Violent Institutions: The Hidden Brutality Within American Prisons

Date01 May 2022
Published date01 May 2022
Journal of Contemporary Criminal Justice
2022, Vol. 38(2) 225 –227
© The Author(s) 2022
Article reuse guidelines:
DOI: 10.1177/10439862221096731
Violent Institutions: The
Hidden Brutality Within
American Prisons
Christian L. Bolden
Violence and American prisons are intertwined, yet it does not have to be this way.
There are prisons in the world where violence is not endemic. So, what is it about
American prisons that perpetuates the expectation and manifestation of violence? Part
of the answer may be that American prisons, in and of themselves, are violent. If we
use the perspective of Johan Galtung (1969), we can see that violence is more than just
direct physical harm; it is also the composite of cultural fear and structural unfairness.
“Violence is here defined as the cause of the difference between the potential and the
actual, between what could have been and what is” (Galtung, 1969: 168). If harm is
present, though it was avoidable, violence is present. The violence of prisons may
refer to things such as structural and cultural chaos, entrapment, food insecurity, dehu-
manization. These harms extend beyond prison walls with unending alienation for
those that return to society. These things are choices. They are avoidable. They are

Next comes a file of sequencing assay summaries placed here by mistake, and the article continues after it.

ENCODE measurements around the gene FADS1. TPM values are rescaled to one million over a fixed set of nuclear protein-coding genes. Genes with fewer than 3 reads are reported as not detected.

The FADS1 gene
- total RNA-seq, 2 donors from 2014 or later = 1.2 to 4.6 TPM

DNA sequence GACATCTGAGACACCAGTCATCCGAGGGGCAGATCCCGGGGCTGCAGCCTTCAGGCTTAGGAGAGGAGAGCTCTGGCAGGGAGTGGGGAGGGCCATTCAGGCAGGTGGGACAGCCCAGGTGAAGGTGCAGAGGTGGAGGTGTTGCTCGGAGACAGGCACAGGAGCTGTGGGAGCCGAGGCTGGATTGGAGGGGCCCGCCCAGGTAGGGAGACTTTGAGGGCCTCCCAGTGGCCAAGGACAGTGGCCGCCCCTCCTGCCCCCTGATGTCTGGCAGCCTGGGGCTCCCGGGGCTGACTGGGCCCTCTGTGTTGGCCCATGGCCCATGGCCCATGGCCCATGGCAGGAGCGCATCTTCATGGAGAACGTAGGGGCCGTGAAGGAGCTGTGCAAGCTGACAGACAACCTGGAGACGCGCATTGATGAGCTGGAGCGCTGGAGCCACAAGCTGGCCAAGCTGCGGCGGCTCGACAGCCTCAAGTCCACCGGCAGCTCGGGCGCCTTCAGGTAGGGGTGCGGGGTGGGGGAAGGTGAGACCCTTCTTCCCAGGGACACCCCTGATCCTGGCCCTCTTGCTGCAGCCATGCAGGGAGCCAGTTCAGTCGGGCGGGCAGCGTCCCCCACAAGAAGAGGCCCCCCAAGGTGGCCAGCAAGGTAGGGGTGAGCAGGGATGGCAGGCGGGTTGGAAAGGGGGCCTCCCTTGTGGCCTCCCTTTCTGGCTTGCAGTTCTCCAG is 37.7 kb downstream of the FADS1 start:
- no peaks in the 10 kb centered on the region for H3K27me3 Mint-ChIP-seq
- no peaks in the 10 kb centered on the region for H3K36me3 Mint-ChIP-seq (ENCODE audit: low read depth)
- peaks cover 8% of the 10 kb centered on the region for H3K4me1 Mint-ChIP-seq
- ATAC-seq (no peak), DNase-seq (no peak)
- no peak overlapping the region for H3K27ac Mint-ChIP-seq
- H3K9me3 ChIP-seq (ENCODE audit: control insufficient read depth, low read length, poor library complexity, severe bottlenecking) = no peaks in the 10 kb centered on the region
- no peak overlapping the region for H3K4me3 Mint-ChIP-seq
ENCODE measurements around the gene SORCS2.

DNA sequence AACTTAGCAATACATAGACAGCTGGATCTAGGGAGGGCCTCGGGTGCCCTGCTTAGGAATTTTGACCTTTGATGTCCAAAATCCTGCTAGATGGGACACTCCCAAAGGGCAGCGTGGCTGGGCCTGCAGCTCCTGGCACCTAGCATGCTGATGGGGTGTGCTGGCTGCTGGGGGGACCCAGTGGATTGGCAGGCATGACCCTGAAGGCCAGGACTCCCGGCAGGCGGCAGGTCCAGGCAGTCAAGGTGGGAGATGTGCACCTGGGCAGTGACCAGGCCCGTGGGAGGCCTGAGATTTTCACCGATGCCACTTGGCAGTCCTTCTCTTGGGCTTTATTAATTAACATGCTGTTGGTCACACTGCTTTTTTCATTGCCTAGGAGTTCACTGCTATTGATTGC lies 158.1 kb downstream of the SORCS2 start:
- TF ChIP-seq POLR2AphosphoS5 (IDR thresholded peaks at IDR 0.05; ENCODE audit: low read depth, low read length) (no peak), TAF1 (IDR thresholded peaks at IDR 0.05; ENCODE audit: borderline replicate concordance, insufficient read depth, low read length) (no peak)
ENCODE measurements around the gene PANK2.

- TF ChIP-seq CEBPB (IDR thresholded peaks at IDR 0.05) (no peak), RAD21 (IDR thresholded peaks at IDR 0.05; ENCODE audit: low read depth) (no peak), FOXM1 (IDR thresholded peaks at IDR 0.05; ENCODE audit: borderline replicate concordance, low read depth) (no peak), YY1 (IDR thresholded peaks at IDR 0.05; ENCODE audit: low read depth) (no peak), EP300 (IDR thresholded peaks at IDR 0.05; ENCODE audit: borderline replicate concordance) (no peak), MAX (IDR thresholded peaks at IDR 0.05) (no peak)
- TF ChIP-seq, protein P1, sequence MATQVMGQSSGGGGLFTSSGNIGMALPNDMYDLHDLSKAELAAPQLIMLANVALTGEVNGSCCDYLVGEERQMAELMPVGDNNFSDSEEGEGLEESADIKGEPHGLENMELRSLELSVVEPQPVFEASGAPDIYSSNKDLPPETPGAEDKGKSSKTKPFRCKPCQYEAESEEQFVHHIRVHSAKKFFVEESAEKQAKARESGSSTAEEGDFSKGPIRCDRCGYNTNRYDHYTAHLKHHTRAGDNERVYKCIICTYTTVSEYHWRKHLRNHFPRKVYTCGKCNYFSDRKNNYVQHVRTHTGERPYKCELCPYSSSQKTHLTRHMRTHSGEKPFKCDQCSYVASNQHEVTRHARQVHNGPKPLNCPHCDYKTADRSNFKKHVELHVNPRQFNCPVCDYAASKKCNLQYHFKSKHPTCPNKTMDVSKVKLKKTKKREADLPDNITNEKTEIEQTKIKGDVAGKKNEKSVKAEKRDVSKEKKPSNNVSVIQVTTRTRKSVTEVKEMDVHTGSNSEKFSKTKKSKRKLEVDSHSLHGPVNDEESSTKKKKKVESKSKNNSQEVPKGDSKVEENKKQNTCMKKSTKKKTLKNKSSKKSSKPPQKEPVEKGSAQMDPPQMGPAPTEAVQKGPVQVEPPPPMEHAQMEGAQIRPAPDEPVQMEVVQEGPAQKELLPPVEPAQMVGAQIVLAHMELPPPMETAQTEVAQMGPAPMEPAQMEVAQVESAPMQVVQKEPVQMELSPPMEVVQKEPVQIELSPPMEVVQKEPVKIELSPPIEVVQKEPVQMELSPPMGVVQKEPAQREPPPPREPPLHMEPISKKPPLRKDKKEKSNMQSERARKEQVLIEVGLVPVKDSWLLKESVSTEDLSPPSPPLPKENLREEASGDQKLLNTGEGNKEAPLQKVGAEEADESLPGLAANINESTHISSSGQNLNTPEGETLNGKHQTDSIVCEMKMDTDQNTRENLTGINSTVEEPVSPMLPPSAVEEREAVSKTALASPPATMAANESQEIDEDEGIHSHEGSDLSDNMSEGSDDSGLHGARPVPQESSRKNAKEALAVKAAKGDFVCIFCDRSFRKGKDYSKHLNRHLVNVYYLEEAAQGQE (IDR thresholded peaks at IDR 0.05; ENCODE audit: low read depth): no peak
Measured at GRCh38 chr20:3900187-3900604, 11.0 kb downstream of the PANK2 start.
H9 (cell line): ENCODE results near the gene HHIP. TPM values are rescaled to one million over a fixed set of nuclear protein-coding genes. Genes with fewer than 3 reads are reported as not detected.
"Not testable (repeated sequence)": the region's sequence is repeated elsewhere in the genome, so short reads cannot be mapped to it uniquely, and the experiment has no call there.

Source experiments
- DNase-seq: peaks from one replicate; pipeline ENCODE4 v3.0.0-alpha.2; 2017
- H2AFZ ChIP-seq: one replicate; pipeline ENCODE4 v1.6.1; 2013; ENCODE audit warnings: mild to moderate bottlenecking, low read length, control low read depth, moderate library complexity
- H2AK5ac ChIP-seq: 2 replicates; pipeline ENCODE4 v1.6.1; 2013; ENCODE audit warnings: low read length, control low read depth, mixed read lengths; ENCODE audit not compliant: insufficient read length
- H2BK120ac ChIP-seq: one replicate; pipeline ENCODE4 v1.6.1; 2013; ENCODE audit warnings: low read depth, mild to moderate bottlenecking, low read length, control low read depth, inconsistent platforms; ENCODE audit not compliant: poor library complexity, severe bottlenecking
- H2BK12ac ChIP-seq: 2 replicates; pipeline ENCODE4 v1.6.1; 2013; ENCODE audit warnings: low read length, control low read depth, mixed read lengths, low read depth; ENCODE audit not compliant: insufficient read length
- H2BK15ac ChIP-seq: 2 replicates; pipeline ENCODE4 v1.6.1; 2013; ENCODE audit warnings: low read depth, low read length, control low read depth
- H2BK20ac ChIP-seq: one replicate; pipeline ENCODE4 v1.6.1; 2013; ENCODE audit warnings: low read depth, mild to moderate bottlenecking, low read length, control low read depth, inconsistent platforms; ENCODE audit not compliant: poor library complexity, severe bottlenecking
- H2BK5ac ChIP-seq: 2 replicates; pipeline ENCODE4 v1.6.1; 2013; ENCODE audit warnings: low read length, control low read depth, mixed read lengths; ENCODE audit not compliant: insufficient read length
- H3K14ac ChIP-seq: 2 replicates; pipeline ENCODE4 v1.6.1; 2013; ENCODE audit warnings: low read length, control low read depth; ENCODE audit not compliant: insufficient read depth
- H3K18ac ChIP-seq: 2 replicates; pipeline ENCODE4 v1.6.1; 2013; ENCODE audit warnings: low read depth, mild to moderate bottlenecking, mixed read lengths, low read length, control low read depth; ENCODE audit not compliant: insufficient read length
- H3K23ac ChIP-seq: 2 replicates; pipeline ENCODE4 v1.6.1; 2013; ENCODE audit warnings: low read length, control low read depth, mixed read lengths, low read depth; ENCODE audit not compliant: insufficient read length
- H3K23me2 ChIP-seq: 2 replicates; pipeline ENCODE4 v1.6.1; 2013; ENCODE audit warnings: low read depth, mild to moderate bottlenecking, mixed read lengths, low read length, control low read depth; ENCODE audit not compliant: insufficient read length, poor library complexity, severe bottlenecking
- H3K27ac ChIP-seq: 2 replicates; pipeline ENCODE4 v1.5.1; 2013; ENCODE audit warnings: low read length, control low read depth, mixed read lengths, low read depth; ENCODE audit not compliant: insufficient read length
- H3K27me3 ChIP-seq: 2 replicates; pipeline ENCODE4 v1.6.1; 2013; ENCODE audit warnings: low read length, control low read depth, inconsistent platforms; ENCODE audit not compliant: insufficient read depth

Violence is structural and cultural chaos. People have always attempted to create
some form of order in the face of normlessness. When institutions such as prisons fail
to provide for the basic needs of a population, alternate deviant subcultures, such as
gangs, will organize to impose order and meet those needs. Consider Texas’ unprece-
dented venture into mass incarceration. The state went from less than thirty prisons in
the 1980s to 110 prisons in the 1990s, yet operated them with persistently inadequate
corrections staff. Prisoners were constantly transferred from prison to prison, creating
chaotic instability. Each time they arrived at these new open-space warehouse style
penitentiaries, without even having the walls of a cell to protect them in their sleep,
they had to make immediate decisions to provide for their own safety. It is little won-
der that this ill-conceived attempt at a carceral empire resulted in Texas becoming one
of the top two generators of prison gangs and gang members in the US. Warfare was
all but a foregone conclusion. The prison authority’s use of “legitimized” violence to
respond to prisoners in conflict only emphasized its ineptitude at dealing with the
structural chaos of its own creation. For instance, one response to conflicts between
gangs was ethnic lockdowns, putting all members of a demographic into extended
1096731CCJXXX10.1177/10439862221096731Journal of Contemporary Criminal JusticeBolden

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